Pavel Piatruk’ tech & personal blog

Safely try new Linux kernel in Grub

How to safely try new Linux kernel remotely without loosing access to the server.

Install new kernel.

List kernels in Grub compatible format.

MENUID=$( grep -E "^\\s*(submenu) " /boot/grub/grub.cfg | grep -oP "gnuli.*(?=')" )
grep '(?<=menuentry_id_option ).gnuli\S+' /boot/grub/grub.cfg -Po | \
    sed "s@'@@g" |grep -vE 'recovery|simple|gnulinux-advanced' | \
    sed "s@^@GRUB_DEFAULT=\"${MENUID}>@; s@\$@\"@"

Sample output:


So assume we want to try the new kernel 6.2.16-usb2 while old stable kernel is 6.2.0-36-generic.

  • New Kernel ID: [line1]
  • Old Kernel ID: [line2]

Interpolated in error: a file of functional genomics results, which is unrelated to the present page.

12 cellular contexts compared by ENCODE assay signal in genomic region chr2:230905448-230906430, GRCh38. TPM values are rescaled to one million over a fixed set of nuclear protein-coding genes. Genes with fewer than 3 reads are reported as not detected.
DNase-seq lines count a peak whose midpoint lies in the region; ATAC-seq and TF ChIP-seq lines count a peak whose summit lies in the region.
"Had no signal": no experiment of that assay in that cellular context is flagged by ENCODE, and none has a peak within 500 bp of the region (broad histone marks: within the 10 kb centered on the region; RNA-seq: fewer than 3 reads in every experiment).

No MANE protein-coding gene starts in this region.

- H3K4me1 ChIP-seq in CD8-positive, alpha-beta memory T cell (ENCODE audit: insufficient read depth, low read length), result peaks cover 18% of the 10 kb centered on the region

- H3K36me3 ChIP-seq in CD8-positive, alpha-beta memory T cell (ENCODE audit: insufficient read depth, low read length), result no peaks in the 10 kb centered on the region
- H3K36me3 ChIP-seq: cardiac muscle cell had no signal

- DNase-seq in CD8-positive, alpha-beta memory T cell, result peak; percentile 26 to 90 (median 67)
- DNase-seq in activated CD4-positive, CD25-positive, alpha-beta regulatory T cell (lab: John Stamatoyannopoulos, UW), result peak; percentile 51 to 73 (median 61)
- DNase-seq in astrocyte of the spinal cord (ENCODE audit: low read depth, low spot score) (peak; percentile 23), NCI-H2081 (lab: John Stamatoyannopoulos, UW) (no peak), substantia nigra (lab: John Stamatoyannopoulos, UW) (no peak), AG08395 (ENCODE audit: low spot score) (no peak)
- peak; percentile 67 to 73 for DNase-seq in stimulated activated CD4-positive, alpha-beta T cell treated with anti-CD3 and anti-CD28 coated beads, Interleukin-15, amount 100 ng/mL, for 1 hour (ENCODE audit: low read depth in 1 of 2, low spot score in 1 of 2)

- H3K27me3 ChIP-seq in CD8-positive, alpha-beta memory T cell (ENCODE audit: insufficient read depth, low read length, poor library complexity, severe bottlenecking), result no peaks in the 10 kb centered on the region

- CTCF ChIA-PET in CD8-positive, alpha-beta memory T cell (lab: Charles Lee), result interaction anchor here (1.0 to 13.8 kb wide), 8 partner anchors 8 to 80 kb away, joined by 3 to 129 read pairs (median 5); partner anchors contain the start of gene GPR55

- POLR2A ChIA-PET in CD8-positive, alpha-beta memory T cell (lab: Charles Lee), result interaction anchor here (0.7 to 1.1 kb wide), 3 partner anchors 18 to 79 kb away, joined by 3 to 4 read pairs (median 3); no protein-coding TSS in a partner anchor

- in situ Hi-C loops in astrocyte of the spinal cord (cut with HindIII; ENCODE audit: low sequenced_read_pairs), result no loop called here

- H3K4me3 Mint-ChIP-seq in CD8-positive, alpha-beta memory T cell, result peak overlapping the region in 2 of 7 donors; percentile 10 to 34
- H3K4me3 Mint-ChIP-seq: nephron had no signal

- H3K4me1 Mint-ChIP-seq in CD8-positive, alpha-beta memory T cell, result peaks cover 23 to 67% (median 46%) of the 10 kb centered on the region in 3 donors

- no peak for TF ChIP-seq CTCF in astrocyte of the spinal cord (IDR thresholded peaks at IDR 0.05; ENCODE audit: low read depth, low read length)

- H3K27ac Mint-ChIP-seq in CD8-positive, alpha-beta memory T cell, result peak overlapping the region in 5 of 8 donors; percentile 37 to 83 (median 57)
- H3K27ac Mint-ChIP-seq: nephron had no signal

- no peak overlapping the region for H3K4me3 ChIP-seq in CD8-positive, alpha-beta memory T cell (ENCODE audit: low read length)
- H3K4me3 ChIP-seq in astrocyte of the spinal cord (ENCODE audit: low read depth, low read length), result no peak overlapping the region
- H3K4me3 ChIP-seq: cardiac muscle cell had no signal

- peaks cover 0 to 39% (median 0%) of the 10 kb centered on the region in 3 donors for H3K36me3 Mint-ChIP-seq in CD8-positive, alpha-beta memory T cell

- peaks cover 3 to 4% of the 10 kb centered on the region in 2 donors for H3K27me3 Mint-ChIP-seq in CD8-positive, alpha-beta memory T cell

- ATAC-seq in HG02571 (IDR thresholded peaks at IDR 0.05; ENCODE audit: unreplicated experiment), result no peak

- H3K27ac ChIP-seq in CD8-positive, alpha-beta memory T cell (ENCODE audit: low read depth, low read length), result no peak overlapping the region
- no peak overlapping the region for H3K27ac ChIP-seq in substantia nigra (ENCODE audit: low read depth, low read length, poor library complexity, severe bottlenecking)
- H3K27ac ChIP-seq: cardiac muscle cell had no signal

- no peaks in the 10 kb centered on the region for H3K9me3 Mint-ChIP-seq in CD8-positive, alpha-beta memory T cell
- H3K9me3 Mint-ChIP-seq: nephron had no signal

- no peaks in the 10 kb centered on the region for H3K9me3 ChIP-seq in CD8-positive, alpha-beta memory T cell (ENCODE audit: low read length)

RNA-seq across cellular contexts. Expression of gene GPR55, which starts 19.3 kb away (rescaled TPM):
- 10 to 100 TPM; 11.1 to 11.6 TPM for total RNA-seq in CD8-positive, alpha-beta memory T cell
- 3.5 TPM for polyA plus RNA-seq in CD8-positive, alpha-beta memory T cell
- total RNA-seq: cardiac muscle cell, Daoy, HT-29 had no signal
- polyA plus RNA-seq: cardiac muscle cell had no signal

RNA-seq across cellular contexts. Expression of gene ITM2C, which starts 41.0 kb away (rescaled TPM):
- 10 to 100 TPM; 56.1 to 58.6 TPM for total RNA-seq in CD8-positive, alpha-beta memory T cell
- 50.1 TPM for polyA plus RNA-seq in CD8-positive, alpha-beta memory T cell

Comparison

Edit /etc/default/grub and set GRUB_DEFAULT to the OLD kernel ID.


Run update-grub.

Mark New kernel to be booted up during the next reboot:

grub-reboot "gnulinux-advanced-c6cd75ad-e041-45b4-ad2c-6fa10b5293ee>gnulinux-6.2.16-usb2-advanced-c6cd75ad-e041-45b4-ad2c-6fa10b5293ee"

Reboot the server:

reboot -f

Wait ~1 minute (depends..), then:

If the server was booted OK:

set GRUB_DEFAULT=0 (default kernel of higher version)

run update-grub and sync and reboot

make sure new kernel is booted up again (because of its higher version)

If the server was not booted up:

reboot, old kernel will boot (because of GRUB_DEFAULT)

remove new kernel with apt remove or dpkg -r

set GRUB_DEFAULT=0 and run update-grub